New York State Court of Claims

New York State Court of Claims

D.J. v. THE STATE OF NEW YORK, #2008-044-583, Claim No. 114113, Motion No. M-74829


Court granted State’s motion to dismiss for wrongful civil confinement, as claimant’s retention in facility was privileged pursuant to Mental Hygiene Law.

Case Information

1 1. A fictitious name for claimant to protect the confidentiality afforded under Mental Hygiene Law article 15.
Claimant short name:
Footnote (claimant name) :

Footnote (defendant name) :

Third-party claimant(s):

Third-party defendant(s):

Claim number(s):
Motion number(s):
Cross-motion number(s):

Claimant’s attorney:
GOLDSTEIN & METZGER, LLPBY: Mark J. Metzger, Esq., of counsel
Defendant’s attorney:
HON. ANDREW M. CUOMO, ATTORNEY GENERALBY: James E. Shoemaker, Assistant Attorney General
Third-party defendant’s attorney:

Signature date:
September 30, 2008

Official citation:

Appellate results:

See also (multicaptioned case)


Claimant filed this claim to recover for wrongful civil confinement.[2] Defendant answered. Defendant now moves for summary judgment. Claimant opposes the motion.

On June 5, 2003, claimant was involuntarily admitted to Valley Ridge Center for Intensive Treatment (VRCIT), a facility operated by the New York State Office of Mental Retardation and Developmental Disabilities, pursuant to Mental Hygiene Law § 15.27. By order dated August 11, 2004, claimant was retained at VRCIT for a period which expired on February 2, 2006 (Defendant’s Motion for Summary Judgment, Exhibit C).[3] On January 26, 2006, prior to the expiration of that retention order, VRCIT’s director filed an application with Supreme Court for further retention of claimant (Defendant’s Motion for Summary Judgment, Exhibit E). Claimant requested a hearing, which was held on February 16, 2006. Supreme Court thereafter issued a Memorandum Decision and Order dated May 23, 2006 which ordered claimant’s release (Defendant’s Motion for Summary Judgment, Exhibit F). That Decision and Order was filed in the Chenango County Clerk’s Office on May 25, 2006, and served on defendant on May 26, 2006. Claimant seeks to recover for damages for his alleged wrongful confinement from February 3, 2006 through May 26, 2006.[4]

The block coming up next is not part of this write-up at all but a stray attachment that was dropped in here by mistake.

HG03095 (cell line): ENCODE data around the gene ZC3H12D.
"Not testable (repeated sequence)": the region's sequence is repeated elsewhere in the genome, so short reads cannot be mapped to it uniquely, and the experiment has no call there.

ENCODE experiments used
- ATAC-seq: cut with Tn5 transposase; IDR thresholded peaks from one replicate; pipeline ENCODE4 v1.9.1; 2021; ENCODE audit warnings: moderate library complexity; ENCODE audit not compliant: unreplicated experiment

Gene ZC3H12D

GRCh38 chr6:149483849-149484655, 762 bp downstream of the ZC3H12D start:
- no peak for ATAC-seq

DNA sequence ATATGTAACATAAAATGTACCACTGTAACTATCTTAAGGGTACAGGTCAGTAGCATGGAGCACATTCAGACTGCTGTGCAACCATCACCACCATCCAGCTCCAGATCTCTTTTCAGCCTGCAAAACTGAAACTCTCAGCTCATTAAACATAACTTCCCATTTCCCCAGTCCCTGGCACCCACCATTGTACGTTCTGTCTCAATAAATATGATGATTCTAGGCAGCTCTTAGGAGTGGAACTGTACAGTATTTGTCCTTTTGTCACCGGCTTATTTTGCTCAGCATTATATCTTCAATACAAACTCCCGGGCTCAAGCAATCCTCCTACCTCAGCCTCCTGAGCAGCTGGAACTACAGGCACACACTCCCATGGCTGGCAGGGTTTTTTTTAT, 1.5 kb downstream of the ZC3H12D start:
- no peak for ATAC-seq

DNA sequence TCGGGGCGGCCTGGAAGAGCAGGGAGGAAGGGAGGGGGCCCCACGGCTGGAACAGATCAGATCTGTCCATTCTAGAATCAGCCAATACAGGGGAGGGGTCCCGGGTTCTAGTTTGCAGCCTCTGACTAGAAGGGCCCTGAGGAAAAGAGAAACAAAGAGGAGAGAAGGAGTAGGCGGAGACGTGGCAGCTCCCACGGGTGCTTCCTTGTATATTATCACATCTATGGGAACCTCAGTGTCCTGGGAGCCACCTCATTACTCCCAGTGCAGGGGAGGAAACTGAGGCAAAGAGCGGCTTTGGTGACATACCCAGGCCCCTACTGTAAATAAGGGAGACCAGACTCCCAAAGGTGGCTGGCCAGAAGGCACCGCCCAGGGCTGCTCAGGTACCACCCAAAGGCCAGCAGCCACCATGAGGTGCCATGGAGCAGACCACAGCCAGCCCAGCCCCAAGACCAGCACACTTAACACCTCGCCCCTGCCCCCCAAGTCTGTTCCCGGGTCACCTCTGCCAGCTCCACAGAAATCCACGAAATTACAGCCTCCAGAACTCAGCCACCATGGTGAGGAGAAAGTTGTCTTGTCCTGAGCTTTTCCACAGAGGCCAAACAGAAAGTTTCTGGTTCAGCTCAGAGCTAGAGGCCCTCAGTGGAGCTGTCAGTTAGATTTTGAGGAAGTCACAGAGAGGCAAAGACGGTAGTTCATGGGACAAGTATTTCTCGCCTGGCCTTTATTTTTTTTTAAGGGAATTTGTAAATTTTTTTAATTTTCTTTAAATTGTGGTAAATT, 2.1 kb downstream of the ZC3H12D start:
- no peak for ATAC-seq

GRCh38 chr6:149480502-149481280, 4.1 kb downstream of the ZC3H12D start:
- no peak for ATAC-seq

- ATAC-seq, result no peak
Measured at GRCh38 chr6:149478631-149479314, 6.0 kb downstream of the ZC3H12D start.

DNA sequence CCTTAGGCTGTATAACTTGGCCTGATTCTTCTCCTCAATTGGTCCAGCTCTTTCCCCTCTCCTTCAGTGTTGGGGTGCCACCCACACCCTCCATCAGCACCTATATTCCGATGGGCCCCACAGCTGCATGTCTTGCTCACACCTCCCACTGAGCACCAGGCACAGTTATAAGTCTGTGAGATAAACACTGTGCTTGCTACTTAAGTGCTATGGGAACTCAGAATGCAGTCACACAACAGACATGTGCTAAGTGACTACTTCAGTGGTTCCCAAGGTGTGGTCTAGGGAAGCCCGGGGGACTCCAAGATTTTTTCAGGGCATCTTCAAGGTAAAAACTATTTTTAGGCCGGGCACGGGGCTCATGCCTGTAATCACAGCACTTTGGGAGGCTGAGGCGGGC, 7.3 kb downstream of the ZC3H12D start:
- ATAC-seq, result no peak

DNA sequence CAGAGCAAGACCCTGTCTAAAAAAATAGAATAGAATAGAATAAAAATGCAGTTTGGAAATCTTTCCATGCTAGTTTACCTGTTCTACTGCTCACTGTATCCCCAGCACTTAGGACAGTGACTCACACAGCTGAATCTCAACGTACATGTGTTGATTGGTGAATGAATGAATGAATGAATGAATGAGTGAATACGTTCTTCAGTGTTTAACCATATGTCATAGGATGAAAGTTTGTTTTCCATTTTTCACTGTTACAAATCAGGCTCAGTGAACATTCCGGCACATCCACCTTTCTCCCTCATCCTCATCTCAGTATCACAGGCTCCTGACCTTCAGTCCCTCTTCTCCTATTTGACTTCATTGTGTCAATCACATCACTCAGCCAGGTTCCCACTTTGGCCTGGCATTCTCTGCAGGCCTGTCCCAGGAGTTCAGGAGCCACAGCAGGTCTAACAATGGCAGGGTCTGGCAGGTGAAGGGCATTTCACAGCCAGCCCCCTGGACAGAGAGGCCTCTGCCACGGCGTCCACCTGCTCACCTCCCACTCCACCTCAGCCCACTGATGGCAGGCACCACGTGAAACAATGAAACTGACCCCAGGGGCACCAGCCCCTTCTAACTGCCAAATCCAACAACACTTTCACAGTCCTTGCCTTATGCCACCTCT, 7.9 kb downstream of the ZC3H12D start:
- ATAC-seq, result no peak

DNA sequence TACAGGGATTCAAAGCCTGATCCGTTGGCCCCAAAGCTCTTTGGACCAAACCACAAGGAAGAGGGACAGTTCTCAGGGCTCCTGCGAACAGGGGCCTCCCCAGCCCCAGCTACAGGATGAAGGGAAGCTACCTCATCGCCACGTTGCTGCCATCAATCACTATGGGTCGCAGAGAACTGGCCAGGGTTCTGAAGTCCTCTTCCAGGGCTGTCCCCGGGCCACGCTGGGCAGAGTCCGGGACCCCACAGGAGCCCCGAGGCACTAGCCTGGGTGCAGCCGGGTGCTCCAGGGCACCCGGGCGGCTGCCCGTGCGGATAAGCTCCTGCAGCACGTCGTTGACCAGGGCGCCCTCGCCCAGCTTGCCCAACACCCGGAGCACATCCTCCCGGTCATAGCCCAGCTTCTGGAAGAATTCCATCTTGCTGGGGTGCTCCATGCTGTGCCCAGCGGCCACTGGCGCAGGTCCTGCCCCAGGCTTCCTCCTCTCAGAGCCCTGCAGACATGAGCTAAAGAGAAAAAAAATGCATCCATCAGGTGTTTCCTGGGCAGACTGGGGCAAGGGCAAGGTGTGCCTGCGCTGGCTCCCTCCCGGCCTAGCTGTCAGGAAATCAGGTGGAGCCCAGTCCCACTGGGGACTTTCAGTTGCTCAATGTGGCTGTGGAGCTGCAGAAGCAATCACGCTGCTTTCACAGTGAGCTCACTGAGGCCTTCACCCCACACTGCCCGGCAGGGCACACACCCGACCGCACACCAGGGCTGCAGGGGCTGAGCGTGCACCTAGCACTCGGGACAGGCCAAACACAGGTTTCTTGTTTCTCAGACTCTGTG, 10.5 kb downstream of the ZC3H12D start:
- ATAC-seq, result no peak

Defendant argues that Director of VRCIT exercised her discretion in filing an application for the further retention of claimant prior to expiration of the retention order on February 2, 2006, and because that conduct was quasi-judicial in nature, defendant is entitled to absolute immunity. Defendant further contends that claimant’s retention pending Supreme Court’s determination on the application was authorized by statute, and thus is privileged.

Conversely, claimant argues that the defendant was required to adhere to Mental Hygiene Law § 15.33 when submitting its application, and therefore its action was ministerial in nature and it is not entitled to immunity. Claimant further contends that because the documentation submitted with defendant’s application for his retention did not met the clear and convincing standard that he suffered from a developmental disability, his involuntary retention at Valley Ridge was not privileged.

Defendant, as the movant on this motion for summary judgment, is required to set forth evidentiary facts in admissible form which establish its entitlement to dismissal of the claim as a matter of law (Winegrad v New York Univ. Med. Ctr., 64 NY2d 851, 853 [1985]; Zuckerman v City of New York, 49 NY2d 557, 562 [1980]). Once this burden has been met, it is incumbent upon the opposing party to produce admissible evidence sufficient to create material issues of fact requiring a trial of the action (Alvarez v Prospect Hosp., 68 NY2d 320, 324 [1986]). However, absent such a prima facie showing by the movant, the motion must be denied, regardless of the sufficiency of the opposing papers (Winegrad v New York Univ. Med. Ctr., supra).

In order to establish a prima facie case of wrongful confinement – a “species” of the tort of false imprisonment (Gittens v State of New York, 132 Misc 2d 399, 407 [1986]) – a claimant must show that “(1) the defendant intended to confine him, (2) the [claimant] was conscious of the confinement, (3) the [claimant] did not consent to the confinement and (4) the confinement was not otherwise privileged” (Broughton v State of New York, 37 NY2d 451, 456 [1975], cert denied sub nom. Schanbarger v Kellogg, 423 US 929 [1975]). It is undisputed in this case that defendant both intended to and did confine claimant, who was aware of and did not consent to the confinement, thereby establishing the first three elements.

Defendant, as the moving party on this motion, must establish that its confinement of claimant from February 3, 2006 through May 26, 2006 was privileged. It is well settled that “[c]ommitment pursuant to [the] Mental Hygiene Law . . . is privileged in the absence of . . . malpractice” (Ferretti v Town of Greenburgh, 191 AD2d 608, 610 [1993], appeal dismissed 82 NY2d 748 [1993], lv denied 82 NY2d 662 [1993]; see also Morgan v City of New York, 32 AD3d 912, 914 [2006]; see Tewksbury v State of New York, 273 AD2d 376 [2000], lv denied 95 NY2d 766 [2000]; Matter of E.K. v State of New York, 235 AD2d 540 [1997], lv denied 89 NY2d 815 [1997]).